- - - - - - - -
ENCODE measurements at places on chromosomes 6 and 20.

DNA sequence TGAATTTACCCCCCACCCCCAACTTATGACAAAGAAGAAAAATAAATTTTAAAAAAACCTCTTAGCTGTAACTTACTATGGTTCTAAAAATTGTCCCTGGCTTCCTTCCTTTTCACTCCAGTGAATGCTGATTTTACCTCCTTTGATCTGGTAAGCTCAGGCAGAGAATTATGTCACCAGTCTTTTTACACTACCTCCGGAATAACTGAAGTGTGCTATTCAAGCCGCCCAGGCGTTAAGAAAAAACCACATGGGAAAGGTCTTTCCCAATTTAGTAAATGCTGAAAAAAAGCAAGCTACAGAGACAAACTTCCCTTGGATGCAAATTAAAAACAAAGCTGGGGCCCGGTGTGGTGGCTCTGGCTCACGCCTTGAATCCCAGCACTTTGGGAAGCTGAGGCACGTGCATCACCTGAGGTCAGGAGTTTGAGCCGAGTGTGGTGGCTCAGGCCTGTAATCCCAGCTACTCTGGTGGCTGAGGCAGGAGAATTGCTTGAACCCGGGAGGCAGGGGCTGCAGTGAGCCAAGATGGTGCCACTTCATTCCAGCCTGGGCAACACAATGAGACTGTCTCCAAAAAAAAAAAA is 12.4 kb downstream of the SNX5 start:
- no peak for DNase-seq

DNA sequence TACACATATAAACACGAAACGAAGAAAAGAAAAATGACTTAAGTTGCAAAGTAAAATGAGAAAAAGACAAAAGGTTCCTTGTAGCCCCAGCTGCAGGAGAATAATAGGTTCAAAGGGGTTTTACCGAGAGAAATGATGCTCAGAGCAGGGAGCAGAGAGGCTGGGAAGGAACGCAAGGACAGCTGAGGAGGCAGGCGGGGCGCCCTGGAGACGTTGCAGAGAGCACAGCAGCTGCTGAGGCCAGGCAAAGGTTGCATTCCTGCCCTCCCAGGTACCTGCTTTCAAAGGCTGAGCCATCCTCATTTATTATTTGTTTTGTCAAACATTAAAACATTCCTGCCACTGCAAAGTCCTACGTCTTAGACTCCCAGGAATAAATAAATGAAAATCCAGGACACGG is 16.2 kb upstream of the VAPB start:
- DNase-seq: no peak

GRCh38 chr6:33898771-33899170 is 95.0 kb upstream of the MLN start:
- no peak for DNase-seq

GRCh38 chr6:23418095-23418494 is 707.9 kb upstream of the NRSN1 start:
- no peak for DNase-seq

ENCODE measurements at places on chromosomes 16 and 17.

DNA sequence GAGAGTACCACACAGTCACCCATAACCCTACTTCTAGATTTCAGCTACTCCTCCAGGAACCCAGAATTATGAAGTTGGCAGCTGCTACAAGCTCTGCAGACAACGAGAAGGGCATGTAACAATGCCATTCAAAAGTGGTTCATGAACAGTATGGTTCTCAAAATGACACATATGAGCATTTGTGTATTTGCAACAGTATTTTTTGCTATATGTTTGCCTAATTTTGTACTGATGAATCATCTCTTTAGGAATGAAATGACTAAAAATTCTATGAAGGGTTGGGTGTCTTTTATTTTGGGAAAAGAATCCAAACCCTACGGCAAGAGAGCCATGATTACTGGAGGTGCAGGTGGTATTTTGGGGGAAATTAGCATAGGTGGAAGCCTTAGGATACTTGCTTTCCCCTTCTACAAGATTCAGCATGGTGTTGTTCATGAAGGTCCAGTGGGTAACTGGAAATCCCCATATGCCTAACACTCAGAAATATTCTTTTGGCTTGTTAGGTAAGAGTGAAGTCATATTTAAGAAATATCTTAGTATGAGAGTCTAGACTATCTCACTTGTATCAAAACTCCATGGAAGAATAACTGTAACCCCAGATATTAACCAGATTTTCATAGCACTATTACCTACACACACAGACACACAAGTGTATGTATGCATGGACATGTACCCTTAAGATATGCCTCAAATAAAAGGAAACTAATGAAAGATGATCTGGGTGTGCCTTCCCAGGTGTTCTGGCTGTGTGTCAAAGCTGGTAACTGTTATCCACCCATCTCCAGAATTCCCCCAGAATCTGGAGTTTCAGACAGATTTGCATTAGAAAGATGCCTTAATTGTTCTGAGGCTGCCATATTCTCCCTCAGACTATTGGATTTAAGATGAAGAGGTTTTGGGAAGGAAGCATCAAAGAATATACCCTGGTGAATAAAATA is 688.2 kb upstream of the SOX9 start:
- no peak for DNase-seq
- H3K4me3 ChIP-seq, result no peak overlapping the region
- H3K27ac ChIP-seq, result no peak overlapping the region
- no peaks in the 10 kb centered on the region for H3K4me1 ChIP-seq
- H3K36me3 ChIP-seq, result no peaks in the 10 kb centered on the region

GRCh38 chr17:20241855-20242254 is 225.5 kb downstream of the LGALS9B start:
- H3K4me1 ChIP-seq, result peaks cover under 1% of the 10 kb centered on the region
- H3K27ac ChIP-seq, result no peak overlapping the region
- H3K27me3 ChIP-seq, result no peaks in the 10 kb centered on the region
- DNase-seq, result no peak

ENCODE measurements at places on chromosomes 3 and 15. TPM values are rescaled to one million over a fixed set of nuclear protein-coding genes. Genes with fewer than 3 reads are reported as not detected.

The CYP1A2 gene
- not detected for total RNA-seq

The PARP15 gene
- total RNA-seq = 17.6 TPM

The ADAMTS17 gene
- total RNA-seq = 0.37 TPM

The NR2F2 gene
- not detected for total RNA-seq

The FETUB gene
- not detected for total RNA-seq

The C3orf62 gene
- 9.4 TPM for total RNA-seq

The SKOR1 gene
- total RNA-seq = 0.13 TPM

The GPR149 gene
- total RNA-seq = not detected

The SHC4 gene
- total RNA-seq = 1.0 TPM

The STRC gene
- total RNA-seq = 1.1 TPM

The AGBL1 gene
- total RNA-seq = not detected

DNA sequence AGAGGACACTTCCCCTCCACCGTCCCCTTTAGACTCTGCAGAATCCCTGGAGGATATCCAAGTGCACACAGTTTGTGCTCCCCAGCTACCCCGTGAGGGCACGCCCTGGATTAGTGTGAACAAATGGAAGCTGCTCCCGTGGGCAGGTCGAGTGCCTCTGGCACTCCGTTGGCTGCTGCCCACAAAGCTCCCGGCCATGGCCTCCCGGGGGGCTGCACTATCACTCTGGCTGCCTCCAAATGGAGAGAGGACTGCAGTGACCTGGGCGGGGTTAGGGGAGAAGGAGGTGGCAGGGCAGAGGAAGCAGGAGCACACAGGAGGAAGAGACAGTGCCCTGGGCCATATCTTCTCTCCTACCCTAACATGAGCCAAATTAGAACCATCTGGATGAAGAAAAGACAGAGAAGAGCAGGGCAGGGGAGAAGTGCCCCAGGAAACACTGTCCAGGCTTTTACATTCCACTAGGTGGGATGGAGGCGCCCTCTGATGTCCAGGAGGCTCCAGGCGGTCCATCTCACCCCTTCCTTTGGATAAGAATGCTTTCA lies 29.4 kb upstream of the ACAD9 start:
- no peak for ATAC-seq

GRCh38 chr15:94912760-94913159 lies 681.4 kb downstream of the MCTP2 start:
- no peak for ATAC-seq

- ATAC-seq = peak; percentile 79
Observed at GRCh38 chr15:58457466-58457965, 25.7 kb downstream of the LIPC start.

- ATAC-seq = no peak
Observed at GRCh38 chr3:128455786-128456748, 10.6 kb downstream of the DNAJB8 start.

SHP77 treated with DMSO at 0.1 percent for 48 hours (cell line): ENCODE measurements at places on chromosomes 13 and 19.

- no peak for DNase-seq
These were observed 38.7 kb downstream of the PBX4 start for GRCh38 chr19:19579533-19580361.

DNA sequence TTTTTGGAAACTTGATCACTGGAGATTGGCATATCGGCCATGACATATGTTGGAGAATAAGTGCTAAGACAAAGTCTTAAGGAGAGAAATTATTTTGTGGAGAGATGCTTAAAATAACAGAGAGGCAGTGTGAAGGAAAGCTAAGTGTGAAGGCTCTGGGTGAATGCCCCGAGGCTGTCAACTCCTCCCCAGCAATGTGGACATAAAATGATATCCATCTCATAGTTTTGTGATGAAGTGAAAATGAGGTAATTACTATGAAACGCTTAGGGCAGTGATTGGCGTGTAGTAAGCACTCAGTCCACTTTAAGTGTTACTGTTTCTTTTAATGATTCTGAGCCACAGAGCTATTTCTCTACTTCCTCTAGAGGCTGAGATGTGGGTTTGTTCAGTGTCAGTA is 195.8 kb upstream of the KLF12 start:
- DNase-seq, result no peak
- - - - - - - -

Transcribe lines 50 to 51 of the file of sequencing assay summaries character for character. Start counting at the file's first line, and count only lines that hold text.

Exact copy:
Observed at GRCh38 chr15:58457466-58457965, 25.7 kb downstream of the LIPC start.

- ATAC-seq = no peak